What do you wish you knew before you went?
I wish I had known how to relax! Nothing here runs on time and the lifestyle is much more laid-back. It has been so good for me to learn how to move with the pace here, to let go of expectations, and to enjoy the moment rather than being hyper-focused on the end goal. I rest easy now knowing it will happen in its own time and I think I have fewer grey hairs because of it!
Any favorite restaurants/hotels/hostels/
sites you’d like to recommend? Tell us what made them great!
In Quito, I always recommend staying in the historic Old Town. Casa Gardenia is my go-to hotel for an historic building with a modern touch and Casa San Marcos is my top pick if you’re looking for a beautifully restored colonial vibe. The best luxury pick is Casa Gangotena and, if budget traveling is your style, try a social hostel like Hostel Revolution or Community Hostel. Both are located closer to the historic center. Unless late night parties are your thing, I do not recommend staying in the area known as La Mariscal. Not much happens there during the day and, if you’re trying to sleep, the thumping beat of bass from all of the area bars will keep you up until the wee hours of the morning. Looking for something near the airport? Try the restored family home of Posada Miro Lindo. Airport transfers are included in their room rates and the family will welcome you with open arms.
I have favorite accommodations in every town. Really, I could write an entire post on the subject! If I can help with a recommendation in a specific town, let me know. I’m happy to share what I know!
The same goes for amazing sites to see but I will recommend one that is often overlooked: Salinas de Guaranda is a tiny town tucked away in the Andes south of the towering Chimborazo volcano and just a few hours outside of Riobamba. Historically a town of salt miners, Salinas de Guaranda is now full of cooperatively owned enterprises where wonderful goods are produced including cheese, chocolates, artfully woven articles, sausages, and even essential oils. You can tour the co-ops but don’t stop there. Hiking in the area is gorgeous as well. Ask specifically for the sea of clouds.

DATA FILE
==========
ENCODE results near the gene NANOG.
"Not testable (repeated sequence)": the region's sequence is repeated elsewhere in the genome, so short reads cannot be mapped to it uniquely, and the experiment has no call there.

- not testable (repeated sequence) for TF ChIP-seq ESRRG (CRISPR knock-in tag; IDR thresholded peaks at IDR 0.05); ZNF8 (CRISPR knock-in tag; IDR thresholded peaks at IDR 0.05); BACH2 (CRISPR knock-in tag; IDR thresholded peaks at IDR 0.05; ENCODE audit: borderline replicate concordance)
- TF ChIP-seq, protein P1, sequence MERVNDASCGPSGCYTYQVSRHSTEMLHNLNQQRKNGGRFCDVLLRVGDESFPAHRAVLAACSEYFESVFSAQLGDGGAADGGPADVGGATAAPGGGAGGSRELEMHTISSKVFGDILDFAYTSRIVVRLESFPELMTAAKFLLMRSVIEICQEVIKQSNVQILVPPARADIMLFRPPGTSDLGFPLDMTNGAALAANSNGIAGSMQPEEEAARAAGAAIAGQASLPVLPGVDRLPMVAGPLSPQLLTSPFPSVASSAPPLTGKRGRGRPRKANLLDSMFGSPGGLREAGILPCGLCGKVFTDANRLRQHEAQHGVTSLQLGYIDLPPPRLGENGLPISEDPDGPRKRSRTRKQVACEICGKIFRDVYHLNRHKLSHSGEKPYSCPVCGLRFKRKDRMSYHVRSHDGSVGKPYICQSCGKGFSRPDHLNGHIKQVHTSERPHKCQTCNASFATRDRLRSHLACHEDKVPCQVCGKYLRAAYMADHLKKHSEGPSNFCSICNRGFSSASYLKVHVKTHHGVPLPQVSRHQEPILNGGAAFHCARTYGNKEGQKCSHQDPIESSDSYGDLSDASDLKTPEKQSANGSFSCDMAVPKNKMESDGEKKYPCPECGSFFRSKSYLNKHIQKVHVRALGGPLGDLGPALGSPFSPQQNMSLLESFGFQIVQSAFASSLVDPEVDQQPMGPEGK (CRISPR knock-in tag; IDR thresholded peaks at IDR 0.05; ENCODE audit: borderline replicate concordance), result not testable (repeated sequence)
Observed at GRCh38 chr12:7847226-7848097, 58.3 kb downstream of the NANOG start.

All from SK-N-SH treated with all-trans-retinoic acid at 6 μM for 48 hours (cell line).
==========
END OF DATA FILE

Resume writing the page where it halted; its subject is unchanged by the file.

Is there anything that women specifically should know before they travel to your destination?
I read often about how foreign female visitors are the targets of unwanted male attention here and it is true. Be prepared for the machismo culture but also know that I have experienced the greatest kindness from strangers here traveling as a single woman. In fact, I have traveled alone and with a partner and definitely felt more cared for and supported when folks knew I was on my own than I ever did as part of a pair. I do travel with a fake wedding ring and find that I am less often harassed when I have it on. At first, I felt a bit threatened by the brazen way in which men would approach me or call out on the street but it has honestly become part of the background noise. You might be asked quite frequently about your relationship status and have a pushy encounter or two but, at the end of the day, the kindness and hospitality you experience will hopefully far outweigh the uncomfortable moments.